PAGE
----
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Revised plans for Kanuga, Highland Lake pushed back to spring

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Revisions of state transportation plans to widen Kanuga and Highland Lake roads won't be ready until next spring, the NCDOT says.

After public meetings on the proposals and receiving input from residents, property owners and elected officials, engineers are looking alternatives and plan to come back next spring with other options, NCDOT spokesman David Uchiyama said in a response to a request for an update from the Hendersonville Lightning.

"NCDOT is looking at various ways to reduce to footprint of improving Kanuga Road, including the possibility of eliminating 4-foot bike lanes," he said. "We are aiming to present revised proposals on Kanuga in the spring."

On Highland Lake Road, Uchiyama confirmed that the agency is looking at other options there as well.

"We are addressing concerns presented by Pinecrest (Presbyterian) Church and greenway opponents," he said. "We have informed Flat Rock that we would like to present multiple options for them to review in the spring."

The Flat Rock Village Council has heard from opponents of the Highland Lake Road widening at its last several meetings. The board voted in August to endorse the widening, with Vice Mayor Nick Weedman and Council member Anne Coletta voting no. Members of Historic Flat Rock Inc. have appealed to the Village Council to reverse its support of the widening, which members say is not in keeping with the historic character of the village.

Pinecrest church leaders have said the widening would eliminate the church's septic system and take a line of evergreens that provides a visual and sound barrier.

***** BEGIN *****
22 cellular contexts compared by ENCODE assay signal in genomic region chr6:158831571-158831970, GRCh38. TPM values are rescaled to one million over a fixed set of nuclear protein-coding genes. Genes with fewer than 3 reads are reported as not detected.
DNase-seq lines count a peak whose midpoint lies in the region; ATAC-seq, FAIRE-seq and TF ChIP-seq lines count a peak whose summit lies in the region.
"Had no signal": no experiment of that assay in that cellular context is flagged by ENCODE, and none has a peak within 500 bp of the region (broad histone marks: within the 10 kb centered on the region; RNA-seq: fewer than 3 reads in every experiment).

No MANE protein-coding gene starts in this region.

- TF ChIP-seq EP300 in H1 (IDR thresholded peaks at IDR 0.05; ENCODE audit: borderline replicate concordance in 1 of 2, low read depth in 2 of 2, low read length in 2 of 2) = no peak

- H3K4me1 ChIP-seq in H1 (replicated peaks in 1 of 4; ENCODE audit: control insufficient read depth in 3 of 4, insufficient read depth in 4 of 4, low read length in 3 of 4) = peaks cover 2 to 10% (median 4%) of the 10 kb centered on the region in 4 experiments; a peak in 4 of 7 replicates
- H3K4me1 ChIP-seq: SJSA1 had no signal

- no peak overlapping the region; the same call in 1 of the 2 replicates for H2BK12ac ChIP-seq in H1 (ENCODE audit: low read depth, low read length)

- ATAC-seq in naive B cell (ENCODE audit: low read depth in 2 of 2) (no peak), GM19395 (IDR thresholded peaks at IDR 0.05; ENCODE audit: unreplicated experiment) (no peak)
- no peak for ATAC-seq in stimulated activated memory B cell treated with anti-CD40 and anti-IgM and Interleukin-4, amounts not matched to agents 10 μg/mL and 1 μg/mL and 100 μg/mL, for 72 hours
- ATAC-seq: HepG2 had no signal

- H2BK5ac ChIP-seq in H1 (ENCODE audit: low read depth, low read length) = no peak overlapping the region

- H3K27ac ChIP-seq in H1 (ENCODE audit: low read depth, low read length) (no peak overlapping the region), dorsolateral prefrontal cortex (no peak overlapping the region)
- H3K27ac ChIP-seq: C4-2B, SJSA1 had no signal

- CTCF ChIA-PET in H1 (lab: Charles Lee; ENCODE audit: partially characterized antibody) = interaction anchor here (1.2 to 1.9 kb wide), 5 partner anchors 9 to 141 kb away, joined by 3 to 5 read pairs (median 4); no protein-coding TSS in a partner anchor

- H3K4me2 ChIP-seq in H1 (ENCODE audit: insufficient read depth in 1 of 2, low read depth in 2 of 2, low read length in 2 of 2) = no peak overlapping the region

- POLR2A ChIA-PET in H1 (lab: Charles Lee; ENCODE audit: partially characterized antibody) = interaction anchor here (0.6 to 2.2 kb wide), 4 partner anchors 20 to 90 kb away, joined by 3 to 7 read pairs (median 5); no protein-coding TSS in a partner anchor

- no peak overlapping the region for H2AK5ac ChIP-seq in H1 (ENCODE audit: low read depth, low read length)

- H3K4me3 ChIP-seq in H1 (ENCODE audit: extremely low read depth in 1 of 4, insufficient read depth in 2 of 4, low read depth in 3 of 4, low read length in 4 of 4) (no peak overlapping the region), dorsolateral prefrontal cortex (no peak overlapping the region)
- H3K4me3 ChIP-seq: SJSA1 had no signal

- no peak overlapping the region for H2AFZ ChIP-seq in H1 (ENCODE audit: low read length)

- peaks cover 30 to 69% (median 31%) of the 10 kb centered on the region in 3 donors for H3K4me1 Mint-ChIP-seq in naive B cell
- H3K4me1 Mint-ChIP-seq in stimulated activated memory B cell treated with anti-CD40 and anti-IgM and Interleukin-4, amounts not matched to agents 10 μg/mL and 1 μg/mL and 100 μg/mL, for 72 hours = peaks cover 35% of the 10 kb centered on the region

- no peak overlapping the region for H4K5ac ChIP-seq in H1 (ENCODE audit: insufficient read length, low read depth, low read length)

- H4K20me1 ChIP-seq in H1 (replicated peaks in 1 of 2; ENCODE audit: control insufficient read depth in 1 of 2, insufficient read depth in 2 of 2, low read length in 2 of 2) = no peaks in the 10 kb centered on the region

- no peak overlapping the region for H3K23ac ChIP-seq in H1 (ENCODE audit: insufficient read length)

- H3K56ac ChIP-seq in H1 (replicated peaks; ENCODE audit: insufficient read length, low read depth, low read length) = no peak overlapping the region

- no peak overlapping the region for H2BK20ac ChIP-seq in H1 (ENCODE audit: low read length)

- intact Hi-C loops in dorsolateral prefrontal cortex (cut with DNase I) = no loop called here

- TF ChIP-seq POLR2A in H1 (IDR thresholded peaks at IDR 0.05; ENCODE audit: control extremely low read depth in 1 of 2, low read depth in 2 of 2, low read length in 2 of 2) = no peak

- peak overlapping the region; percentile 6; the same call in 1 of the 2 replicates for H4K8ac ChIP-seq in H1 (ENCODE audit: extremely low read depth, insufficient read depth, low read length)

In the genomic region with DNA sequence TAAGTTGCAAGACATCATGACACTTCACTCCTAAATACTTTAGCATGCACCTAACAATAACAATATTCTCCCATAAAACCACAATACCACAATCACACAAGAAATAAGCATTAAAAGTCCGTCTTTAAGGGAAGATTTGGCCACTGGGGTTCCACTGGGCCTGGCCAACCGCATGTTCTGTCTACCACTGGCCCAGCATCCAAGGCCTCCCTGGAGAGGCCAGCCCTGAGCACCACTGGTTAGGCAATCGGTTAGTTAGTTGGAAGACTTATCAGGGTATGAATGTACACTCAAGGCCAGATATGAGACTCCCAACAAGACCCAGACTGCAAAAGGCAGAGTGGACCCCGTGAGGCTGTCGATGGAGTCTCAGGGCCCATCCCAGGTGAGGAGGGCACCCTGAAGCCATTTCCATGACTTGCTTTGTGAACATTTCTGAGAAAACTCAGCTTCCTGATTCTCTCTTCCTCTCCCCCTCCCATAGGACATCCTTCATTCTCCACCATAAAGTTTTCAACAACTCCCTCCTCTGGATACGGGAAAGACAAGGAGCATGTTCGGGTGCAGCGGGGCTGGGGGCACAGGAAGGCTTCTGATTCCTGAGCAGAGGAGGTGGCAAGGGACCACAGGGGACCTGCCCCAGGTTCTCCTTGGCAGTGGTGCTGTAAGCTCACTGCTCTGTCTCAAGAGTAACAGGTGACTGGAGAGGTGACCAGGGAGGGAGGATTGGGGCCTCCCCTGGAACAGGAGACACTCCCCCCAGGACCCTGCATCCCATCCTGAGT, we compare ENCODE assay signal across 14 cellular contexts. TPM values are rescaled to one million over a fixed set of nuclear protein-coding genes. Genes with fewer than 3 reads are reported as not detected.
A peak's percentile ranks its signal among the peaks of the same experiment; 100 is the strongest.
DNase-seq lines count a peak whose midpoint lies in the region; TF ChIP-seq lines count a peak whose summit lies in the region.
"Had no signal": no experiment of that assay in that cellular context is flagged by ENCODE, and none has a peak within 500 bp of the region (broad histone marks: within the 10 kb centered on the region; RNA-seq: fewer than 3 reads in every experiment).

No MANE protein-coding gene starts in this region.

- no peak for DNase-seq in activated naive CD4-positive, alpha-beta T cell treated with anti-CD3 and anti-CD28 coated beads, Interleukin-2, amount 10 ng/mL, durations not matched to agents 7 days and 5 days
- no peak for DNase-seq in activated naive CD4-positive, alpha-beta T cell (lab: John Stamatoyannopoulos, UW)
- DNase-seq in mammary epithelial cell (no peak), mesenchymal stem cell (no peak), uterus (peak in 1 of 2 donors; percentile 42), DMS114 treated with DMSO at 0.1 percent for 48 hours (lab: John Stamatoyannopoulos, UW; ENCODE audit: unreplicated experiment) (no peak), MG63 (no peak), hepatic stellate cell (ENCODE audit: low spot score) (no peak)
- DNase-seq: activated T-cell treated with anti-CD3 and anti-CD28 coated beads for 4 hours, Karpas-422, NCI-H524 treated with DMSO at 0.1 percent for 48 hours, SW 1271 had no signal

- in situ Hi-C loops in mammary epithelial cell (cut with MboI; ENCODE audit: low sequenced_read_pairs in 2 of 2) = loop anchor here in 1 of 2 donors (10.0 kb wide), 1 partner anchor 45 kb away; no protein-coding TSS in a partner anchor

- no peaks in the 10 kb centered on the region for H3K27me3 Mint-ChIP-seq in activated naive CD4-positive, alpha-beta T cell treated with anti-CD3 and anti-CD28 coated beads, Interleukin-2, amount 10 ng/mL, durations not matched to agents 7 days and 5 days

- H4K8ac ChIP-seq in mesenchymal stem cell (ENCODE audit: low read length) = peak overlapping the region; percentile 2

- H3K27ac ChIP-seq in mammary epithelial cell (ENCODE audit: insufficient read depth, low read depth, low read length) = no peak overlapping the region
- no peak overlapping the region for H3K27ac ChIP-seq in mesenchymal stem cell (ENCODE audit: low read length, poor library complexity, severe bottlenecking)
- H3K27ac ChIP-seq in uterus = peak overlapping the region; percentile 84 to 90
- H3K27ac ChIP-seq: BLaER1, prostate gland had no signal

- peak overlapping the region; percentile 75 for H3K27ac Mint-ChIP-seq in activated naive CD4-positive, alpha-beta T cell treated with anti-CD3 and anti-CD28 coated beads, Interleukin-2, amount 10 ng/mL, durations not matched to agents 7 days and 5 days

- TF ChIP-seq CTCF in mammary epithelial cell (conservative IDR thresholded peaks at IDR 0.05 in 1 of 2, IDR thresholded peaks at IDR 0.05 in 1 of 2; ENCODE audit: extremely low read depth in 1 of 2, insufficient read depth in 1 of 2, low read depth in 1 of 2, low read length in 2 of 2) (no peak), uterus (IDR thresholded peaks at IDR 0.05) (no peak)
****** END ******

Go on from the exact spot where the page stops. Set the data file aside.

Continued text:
Meanwhile, opponents of the Kanuga widening project have gained the support of boards that advise the Hendersonville City Council on environmental matters and trees.

After hearing from project opponents at its Nov. 7 meeting, the Tree Board voted unanimously to recommend that the City Council oppose the Kanuga widening.

"The proposed improvements would result in the loss of an incaluculable number of trees and cause a major reduction in the city's urban canopy," the Tree Board said in a Nov. 17 memorandum to the council. The Tree Board determined that a number of trees in the path of the widening would qualify for Heritage Tree status under city ordinance. Several Kanuga Road homeowners have applied for Heritage Tree designation and more are expected to, the Tree Board said.

"The Board feels that the environmental damage caused by this project will far outweigh any benefits it might have," the memo said. "Furthermore, the board feels that an endorsement of this project by the city would not be in keeping with our status as a Tree City USA and Bee City USA."

On Nov. 16, the city Environmental Sustainability Board, after hearing from widening opponents, echoed the tree board's position and called on the City Council to continues its efforts to negotiate a compromise that would "minimize the overall footprint and environmental impact of the project."

Henderson County, Hendersonville and Flat Rock officials met last month with NCDOT engineers to hammer out compromises that would minimize the impact of the Kanuga and Highland Lake improvements.

County Commissioner Bill Lapsley, Hendersonville mayor pro tem Steve Caraker and Flat Rock Village Council member John Dockendorf proposed a separate Mud Creek greenway to replace bike lanes they want removed from the Kanuga project. On Monday night, the Henderson County Board of Commissioners agreed to apply for a grant to fund a feasibiity study of a greenway along a sewer easement from the Publix site to Erkwood Drive. The Hendersonville City Council is scheduled to discuss the greenway at its regular meeting on Thursday night.